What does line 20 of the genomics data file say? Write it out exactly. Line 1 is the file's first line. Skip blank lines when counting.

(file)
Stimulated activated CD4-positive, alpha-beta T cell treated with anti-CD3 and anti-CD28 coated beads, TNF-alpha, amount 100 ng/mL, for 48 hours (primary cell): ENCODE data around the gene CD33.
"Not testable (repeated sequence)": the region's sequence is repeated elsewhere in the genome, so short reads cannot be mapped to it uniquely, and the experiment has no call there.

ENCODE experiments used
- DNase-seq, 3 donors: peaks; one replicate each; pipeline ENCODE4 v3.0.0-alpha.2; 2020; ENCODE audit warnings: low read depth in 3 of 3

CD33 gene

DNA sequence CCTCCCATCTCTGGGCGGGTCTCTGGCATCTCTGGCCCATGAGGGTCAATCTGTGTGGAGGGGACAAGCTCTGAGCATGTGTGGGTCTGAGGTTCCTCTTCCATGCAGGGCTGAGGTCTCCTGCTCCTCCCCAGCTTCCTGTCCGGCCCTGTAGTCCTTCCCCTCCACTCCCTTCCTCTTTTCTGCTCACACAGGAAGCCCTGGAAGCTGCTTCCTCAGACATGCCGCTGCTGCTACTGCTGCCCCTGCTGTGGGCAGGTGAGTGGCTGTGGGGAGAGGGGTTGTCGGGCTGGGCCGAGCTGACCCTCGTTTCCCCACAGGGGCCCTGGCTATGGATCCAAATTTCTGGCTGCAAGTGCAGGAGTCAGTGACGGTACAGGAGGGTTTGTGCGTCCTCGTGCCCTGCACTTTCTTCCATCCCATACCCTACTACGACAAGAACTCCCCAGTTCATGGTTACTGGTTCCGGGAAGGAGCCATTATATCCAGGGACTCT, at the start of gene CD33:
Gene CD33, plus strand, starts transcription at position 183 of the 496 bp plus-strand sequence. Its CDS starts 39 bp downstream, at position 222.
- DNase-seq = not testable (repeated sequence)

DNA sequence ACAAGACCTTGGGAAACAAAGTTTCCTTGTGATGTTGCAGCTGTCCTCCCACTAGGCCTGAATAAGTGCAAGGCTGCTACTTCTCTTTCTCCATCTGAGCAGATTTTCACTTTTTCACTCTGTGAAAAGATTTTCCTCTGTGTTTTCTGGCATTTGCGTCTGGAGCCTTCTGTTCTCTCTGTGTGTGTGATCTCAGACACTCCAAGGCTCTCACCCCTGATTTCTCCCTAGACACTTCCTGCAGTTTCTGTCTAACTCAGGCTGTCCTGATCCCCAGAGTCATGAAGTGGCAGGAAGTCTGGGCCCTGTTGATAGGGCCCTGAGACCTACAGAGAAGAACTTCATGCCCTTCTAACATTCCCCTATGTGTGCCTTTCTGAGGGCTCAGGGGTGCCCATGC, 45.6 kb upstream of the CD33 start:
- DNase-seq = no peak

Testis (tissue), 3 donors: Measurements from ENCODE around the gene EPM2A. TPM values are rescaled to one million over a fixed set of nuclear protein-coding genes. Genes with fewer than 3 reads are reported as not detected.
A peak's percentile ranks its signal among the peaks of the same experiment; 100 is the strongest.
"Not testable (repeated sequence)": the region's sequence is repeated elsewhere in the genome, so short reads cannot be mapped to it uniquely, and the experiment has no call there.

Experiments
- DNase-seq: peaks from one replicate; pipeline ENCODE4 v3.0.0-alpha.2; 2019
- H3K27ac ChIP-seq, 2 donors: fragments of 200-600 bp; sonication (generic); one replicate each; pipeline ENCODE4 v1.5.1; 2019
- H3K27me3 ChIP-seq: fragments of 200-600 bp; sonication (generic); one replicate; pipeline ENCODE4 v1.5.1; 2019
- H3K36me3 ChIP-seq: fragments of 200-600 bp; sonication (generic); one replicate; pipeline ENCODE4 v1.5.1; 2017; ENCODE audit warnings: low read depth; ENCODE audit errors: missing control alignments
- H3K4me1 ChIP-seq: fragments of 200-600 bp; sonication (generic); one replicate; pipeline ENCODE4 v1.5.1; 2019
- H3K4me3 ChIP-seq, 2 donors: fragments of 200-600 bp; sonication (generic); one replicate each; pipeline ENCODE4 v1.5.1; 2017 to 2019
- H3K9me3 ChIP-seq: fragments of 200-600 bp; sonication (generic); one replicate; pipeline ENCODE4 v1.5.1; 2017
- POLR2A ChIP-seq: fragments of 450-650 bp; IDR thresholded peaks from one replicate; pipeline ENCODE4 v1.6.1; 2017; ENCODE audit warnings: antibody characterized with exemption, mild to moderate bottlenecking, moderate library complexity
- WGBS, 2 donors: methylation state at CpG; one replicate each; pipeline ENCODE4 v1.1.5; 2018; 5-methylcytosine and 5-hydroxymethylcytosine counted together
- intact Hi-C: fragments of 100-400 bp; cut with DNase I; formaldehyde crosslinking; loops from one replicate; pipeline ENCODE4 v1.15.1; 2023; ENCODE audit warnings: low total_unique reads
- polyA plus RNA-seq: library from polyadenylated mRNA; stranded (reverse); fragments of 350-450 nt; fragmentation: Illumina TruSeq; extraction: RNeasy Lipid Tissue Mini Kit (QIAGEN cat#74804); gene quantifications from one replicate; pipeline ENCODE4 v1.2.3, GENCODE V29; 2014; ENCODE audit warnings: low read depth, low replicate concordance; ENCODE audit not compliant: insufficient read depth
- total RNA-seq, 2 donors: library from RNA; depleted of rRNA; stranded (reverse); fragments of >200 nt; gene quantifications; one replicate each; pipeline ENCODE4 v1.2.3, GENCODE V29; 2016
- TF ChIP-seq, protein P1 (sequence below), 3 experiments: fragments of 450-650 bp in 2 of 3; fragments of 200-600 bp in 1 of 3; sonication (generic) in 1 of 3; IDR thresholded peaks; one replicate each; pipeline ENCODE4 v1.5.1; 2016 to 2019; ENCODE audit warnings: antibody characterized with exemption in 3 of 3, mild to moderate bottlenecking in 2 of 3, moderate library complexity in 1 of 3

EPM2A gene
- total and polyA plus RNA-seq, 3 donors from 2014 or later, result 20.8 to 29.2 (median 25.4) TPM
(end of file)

- H3K4me3 ChIP-seq, 2 donors: fragments of 200-600 bp; sonication (generic); one replicate each; pipeline ENCODE4 v1.5.1; 2017 to 2019